“[Ondaatje] is justly recognised as a master of literary craft….As we read into The Cat’s Table the story becomes more complex, more deadly, with an increasing sense of lives twisted awry, of misplaced devotion….The novel tells of a journey from childhood to the adult world, as well as a passage from the homeland to another country…. All that was seen and experienced, is carried ashore by the passengers in memories, damaged psyches, degrees of loss, evanescent joy and reordered lives.”
—Annie Proulx, The Guardian

“No one who has read a novel or poem by Ondaatje can easily forget its powerful imagery…. His wondrous prose feels more alive to the world than ever before.”
Financial Times
 
“Three children mapping the hidden regions of a floating world – a world of displaced people, of travelers between lands…. The Cat’s Table deserves to be recognized for the beauty and poetry of its writing: pages that lull you with their carefully constructed rhythm, sailing you effortlessly from chapter to chapter and leaving you bereft when forced to disembark at the novel’s end.”
The Telegraph (UK)
 
“Ondaatje’s great achievement is demonstrating that fiction can be stranger than truth.”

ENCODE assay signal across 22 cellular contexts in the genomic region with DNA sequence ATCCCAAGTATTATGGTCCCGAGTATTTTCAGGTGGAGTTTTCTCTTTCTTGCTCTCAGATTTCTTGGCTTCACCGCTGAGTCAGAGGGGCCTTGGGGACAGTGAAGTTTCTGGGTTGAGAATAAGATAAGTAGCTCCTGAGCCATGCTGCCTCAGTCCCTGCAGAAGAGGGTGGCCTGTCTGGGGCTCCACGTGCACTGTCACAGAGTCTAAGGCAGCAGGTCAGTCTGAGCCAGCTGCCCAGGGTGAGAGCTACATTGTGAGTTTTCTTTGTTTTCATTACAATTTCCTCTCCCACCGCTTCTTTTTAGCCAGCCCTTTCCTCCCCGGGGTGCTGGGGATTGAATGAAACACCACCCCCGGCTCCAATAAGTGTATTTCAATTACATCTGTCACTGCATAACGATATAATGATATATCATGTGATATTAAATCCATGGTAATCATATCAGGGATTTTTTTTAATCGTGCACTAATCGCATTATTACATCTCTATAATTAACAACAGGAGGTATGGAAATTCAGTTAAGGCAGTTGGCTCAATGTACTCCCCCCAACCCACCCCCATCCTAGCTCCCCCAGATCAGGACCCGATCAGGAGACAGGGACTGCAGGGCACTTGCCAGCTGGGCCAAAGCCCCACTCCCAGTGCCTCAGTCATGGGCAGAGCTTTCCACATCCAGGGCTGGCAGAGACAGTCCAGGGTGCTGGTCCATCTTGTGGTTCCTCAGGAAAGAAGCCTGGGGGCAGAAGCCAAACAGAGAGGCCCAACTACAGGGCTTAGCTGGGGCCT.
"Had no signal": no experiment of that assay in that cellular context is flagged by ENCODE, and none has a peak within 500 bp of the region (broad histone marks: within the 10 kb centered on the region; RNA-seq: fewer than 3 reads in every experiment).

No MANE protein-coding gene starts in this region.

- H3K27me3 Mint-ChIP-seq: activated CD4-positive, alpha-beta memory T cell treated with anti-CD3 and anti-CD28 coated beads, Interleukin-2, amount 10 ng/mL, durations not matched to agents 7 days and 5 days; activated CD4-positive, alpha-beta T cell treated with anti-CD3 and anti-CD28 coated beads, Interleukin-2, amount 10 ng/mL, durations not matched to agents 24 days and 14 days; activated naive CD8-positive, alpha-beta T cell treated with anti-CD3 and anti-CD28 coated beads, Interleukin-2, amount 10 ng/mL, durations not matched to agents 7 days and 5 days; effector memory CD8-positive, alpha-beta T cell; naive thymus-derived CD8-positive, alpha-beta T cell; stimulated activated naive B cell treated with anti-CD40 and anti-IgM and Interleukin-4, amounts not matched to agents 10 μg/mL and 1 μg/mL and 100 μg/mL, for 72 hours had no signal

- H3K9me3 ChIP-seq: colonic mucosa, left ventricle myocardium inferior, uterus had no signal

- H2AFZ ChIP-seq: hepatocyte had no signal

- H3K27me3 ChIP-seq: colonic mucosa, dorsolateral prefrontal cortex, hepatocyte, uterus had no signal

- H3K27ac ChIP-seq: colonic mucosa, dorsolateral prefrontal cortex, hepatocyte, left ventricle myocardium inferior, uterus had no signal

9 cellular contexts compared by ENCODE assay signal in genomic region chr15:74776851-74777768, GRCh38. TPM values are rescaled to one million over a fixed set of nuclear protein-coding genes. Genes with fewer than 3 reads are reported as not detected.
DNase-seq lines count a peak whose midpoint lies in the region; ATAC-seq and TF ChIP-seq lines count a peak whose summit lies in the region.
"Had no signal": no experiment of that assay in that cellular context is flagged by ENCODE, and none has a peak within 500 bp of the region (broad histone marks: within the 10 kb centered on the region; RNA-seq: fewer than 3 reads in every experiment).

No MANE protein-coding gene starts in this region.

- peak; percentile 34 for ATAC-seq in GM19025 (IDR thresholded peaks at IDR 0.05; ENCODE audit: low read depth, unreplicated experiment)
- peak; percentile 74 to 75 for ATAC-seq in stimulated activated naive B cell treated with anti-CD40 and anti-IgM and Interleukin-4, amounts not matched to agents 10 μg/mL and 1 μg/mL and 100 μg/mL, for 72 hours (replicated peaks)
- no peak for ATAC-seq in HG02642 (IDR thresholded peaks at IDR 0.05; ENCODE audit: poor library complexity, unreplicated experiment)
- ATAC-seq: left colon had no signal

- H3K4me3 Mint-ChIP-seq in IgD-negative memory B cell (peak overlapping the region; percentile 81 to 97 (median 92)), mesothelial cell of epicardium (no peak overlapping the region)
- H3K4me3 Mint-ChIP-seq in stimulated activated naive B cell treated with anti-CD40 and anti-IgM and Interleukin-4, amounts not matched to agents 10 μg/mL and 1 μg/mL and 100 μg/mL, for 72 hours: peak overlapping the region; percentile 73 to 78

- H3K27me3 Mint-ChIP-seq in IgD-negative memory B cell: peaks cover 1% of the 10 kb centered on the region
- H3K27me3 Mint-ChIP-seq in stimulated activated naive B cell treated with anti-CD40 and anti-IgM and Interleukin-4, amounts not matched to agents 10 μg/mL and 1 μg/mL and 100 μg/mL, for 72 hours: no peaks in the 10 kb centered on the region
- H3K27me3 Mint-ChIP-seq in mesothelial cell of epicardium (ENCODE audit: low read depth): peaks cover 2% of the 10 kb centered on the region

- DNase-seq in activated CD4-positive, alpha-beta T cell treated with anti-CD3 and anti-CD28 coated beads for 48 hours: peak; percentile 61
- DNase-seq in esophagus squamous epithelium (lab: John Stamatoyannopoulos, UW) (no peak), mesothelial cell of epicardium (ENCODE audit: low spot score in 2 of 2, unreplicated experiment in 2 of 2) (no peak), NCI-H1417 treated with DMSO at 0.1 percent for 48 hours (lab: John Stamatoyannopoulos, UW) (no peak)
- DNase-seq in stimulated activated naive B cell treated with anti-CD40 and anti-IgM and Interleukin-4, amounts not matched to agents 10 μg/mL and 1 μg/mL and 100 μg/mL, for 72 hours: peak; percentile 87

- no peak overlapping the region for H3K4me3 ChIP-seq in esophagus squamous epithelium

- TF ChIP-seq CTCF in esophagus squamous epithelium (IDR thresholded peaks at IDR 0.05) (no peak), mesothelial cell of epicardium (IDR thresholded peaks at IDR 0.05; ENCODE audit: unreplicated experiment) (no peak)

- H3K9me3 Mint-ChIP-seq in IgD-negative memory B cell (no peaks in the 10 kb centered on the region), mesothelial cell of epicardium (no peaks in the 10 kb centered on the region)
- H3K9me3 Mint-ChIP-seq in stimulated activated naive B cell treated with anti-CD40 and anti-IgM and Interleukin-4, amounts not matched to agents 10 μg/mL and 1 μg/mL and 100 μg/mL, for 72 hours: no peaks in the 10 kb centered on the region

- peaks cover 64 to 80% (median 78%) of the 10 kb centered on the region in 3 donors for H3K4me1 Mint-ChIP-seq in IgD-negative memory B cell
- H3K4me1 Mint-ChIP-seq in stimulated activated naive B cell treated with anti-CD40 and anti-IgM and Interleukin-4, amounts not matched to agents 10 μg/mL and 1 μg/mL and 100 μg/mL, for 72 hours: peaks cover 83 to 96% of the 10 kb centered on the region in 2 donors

The Spectator (UK)
 
“An eloquent, elegiac tribute to the game of youth and how it shapes what follows…. Sheer brilliance of characterization on show. The bit players on board The Oronsay are almost Dickensian in their eccentricity and lovability….. Ondaatje has created a beautiful and poetic study here of what it means to have your very existence metaphorically, as well as literally, at sea.”
The Independent on Sunday (UK)
 
The Cat’s Table is an exquisite example of the richness that can   flourish in the gaps between fact and fiction…. It is an adventure story, it is a meditation on power, memory, art, childhood, love and loss. It displays a technique so formidable as to seem almost playful. It is one of those rare books that one could reread an infinite number of times, and always find something new within its pages.”
London Evening Standard

“In a novel superbly poised between the magic of innocence and the melancholy of experience, Mr. Ondaatje probes what it means to have a cautious heart.”
The Economist
 
The Cat's Table shimmers with the freshness of a child's wide-eyed and openhearted perspective….a yearning tribute with an almost fairytale-like aura to the memories of awe that pervade our dreams (and nightmares and fears), and the memories of sometimes unlikely affiliation and love and what we mistake as love that pervade and haunt our hearts, guide us or sometimes lead us astray.”
—Bookgaga (blog)

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Customer Reviews

Enjoyed reading this book, very interesting story.
Tamara
I was disappointed in this book as I normally like Ondaatje's writing I found this book boring and somewhat confusing - too many characters too little plot.
Lucinda Ann
I loved the story and Ondaatje's writing style in this book.
Black Plum

Most Helpful Customer Reviews